The most powerful prime and finance minister in the world

The prime minister cum finance minister, is empowered to point to anyone he fancies and say, “hey, you don’t need to pay any tax even though everyone else is paying according to the income tax law.”
By Lee Wee Tak
Democracy is about separation of power and basic internal control principal dictates that segregation of duties as a corner stone of effective check and balance. Having the prime minister doubling up as the finance minister is already a deliberate and gross impropriety design of Malaysia’s executive branch.

However, a not very known amendment to the Income Tax Act 1967 has magnified the abovementioned weakness by unquantifiable folds.

Back in 2005, after the nation gave Pak Lah an overwhelming mandate to run the country (with already well documented results), the then prime minister cum finance minister gave himself a most overwhelming and stunning instrument of power (or potential avenue of abuse).
Section 127(C) of the Income Act, 1967, has been amended as follows:

In everyday English, the Finance Minister can exempt anyone from paying taxes on any income that is rightfully subject to tax under the income tax act.

What does this mean? It effectively means that the prime minister cum finance minister, is empowered to point to anyone he fancies and say, “hey, you don’t need to pay any tax even though everyone else is paying according to the income tax law.”
Given the climate of direct negotiation and inevitable cost overrun of government projects, mega, minor, failed or overprice regardless, widespread accusation of thriving nepotism and cronyism, one can imagine the power to award contracts and exempt income tax thereon can be a magnificent instrument of power and control.
While we are enraged by the annual horror stories revealed in the auditor-general’s report, we also wonder how much taxes these companies supplying hideously overpriced items to various government departments have to pay.
Or, are these privileged and mysterious parties are given special exemptions by both the MACC and inland revenue board at the sole discretion of the finance minister who since Mahathir administration days, happens to be the head of the dominant political party? Surely Malaysia’s prime minister is the most powerful one in the world!


No graft involved in purchase of binoculars
PUTRAJAYA, Malaysia – There were no financial irregularities involved in the Marine Park Department’s purchase of two pairs of night vision binoculars which cost 10 times more than the market price, MACC deputy commissioner Datuk Shukri Abdul said.
The Auditor-General’s Report 2010 had stated that the binoculars were 2,805% or RM56,350 (S$22,920) more than the estimated market price of RM1,940.
“In this case, no market survey was conducted to find out the actual price of the binoculars and that is a violation of the instructions,” he said here yesterday.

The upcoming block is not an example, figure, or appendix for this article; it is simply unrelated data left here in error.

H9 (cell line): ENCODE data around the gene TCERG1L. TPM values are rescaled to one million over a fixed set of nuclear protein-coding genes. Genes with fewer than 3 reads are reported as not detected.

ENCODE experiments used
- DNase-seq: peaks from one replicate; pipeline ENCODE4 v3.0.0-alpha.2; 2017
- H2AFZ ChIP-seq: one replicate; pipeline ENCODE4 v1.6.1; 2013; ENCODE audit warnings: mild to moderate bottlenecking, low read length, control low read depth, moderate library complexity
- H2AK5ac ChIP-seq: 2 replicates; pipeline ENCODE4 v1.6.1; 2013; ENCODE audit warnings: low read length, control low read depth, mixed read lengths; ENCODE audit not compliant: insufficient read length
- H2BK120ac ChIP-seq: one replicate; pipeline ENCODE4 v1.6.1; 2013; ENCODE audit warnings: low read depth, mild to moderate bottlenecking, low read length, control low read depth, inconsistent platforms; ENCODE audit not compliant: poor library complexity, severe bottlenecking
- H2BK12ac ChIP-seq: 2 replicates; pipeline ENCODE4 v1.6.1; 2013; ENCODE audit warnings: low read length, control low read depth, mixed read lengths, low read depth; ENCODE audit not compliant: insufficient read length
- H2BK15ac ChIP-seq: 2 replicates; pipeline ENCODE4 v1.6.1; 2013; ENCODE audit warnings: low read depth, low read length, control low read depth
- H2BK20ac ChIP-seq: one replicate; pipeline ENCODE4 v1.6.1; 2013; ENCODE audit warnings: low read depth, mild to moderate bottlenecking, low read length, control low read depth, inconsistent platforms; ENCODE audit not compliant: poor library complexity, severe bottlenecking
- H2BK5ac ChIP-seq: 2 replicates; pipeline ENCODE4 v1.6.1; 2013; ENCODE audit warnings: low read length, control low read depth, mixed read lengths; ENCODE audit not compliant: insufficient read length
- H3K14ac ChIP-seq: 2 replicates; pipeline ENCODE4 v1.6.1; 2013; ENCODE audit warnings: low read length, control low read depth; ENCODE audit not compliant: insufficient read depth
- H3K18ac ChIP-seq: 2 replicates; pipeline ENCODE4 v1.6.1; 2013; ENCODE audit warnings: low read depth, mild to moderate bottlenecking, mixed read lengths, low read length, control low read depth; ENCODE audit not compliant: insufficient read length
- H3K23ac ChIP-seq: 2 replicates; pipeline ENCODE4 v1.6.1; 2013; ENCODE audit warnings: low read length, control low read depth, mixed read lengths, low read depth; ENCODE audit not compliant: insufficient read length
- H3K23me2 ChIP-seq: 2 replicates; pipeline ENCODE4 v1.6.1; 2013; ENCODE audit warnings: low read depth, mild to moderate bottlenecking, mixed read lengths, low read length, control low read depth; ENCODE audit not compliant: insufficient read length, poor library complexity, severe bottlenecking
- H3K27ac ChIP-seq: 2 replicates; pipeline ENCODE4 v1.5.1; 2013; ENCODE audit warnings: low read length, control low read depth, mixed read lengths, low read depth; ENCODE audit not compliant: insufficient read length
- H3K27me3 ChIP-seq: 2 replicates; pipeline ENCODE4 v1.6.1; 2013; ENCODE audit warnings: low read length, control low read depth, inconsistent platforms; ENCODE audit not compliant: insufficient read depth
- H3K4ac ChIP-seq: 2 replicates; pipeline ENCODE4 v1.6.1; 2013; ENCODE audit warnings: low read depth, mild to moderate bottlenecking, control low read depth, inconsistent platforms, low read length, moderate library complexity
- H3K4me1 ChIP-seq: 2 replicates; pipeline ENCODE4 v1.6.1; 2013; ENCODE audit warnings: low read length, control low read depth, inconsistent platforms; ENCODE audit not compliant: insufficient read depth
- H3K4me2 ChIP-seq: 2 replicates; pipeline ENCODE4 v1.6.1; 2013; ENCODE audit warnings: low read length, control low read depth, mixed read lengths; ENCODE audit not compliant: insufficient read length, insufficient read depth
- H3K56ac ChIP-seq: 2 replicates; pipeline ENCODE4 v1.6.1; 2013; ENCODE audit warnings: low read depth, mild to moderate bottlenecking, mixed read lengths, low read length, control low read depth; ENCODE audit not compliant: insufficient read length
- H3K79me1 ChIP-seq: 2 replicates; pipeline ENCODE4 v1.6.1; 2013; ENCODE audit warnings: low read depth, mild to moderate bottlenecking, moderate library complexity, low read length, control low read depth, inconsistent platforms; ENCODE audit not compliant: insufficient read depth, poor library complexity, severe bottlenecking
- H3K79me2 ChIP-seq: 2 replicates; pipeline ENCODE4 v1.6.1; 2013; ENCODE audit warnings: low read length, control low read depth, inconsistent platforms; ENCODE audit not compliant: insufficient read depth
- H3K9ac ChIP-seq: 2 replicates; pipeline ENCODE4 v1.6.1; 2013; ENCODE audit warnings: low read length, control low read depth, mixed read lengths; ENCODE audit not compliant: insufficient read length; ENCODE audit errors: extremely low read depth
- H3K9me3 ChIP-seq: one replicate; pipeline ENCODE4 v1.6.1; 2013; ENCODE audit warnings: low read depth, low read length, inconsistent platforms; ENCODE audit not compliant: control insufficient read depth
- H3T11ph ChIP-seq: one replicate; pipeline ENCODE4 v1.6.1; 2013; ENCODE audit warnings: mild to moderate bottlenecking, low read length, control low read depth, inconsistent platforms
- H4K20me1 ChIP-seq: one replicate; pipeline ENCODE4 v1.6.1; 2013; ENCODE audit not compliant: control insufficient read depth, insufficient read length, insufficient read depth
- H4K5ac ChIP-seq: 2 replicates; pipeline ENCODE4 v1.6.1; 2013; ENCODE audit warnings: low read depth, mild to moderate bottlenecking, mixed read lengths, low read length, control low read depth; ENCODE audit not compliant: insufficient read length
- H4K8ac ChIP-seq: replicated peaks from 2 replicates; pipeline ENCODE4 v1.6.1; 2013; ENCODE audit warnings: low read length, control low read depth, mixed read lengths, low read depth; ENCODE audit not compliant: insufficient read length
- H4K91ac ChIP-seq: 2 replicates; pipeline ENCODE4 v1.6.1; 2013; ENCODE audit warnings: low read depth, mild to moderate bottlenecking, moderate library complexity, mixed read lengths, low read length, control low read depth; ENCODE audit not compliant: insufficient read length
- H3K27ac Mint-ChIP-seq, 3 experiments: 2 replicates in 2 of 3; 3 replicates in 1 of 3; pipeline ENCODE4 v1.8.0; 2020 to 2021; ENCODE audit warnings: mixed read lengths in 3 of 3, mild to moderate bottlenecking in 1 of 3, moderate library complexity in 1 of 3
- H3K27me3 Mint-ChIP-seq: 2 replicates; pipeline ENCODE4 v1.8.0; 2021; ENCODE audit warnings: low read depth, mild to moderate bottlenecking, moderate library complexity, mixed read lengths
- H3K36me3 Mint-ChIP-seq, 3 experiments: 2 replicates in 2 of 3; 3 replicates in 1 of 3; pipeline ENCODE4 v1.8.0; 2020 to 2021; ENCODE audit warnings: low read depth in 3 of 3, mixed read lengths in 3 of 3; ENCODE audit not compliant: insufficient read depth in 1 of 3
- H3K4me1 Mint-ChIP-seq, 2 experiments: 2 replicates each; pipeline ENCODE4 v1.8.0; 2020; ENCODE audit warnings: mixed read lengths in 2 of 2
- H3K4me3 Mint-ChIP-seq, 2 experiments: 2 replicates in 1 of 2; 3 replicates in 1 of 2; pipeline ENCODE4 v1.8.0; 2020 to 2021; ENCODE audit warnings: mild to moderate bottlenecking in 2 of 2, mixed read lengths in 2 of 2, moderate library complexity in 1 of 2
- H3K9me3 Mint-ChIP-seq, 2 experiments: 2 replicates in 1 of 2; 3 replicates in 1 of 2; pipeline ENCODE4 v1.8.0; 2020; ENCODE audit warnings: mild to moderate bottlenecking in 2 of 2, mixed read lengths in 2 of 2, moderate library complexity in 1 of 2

Shukri said the MACC had consulted the Deputy Public Prosecutor and concluded that there was no element of corruption.
“We are also suggesting that the company be blacklisted for manipulating prices,” he said, adding: “Our investigation found that the binoculars could be purchased for less than RM5,000 each.”
The report also said the department paid RM16,100 for an LCD television and DVD player which was 638% more than the market rate of RM2,182 and RM11,845 and 246% more for a laptop.
Shukri said Kapal Masai Engineering Sdn Bhd was awarded the tender to construct an all-weather aluminium boat for the department.
When a government makes a law or introduced changes to existing ones, their intention and reasoning must be made known to the public and properly debated and evaluated in parliament. What, one would wonder, is the rational of this piece of legislation to be introduced?
We know that in the PKFTZ scandal, Kuala Dimensi Sdn Bhd made wonderful profits selling land at inflated prices. However, its tax payment records were never made known to public. 

PKA purchased 1,000 acres (4.0 km2) of Pulau Indah land from Kuala Dimensi Sdn Berhad at RM 25 per square foot for a total consideration of RM 1.8 billion (inclusive of interest). Kuala Dimensi made a capital gain of RM 993 million because it had purchased the land from Pulau Lumut Development Cooperative Berhad for only RM 95 million[3] (at RM 3 per square foot). Moreover, the Minister of Transport saw it fit to reject the Attorney-General’s view that the land could be acquired for “public purpose” under the Land Acquisition Act at RM 10 per square foot.[3]

What aboutt Gerbang Perdana Sdn Bhd who gets more money for not doing anything?

Speaking after the handing over ceremony of the new Kuala Lumpur Courts Complex in Jalan Duta here yesterday, Samy Vellu announced that the Government had compensated RM222.4mil in two payments to Gerbang Perdana Sdn Bhd for the cancellation of the Causeway bridge project.
An additional RM35mil will be paid soon for the cancellation of the project, work done before the cancellation and the construction of a new bridge linking the Customs, Immigration and Quarantine (CIQ) Complex and the Causeway.

The Barisan Nasional administration should disclose to the public that for the past 6 years since this amendment was introduced,
how many cases;
on what grounds;
to whom exemptions were awarded to and
the amounts involved.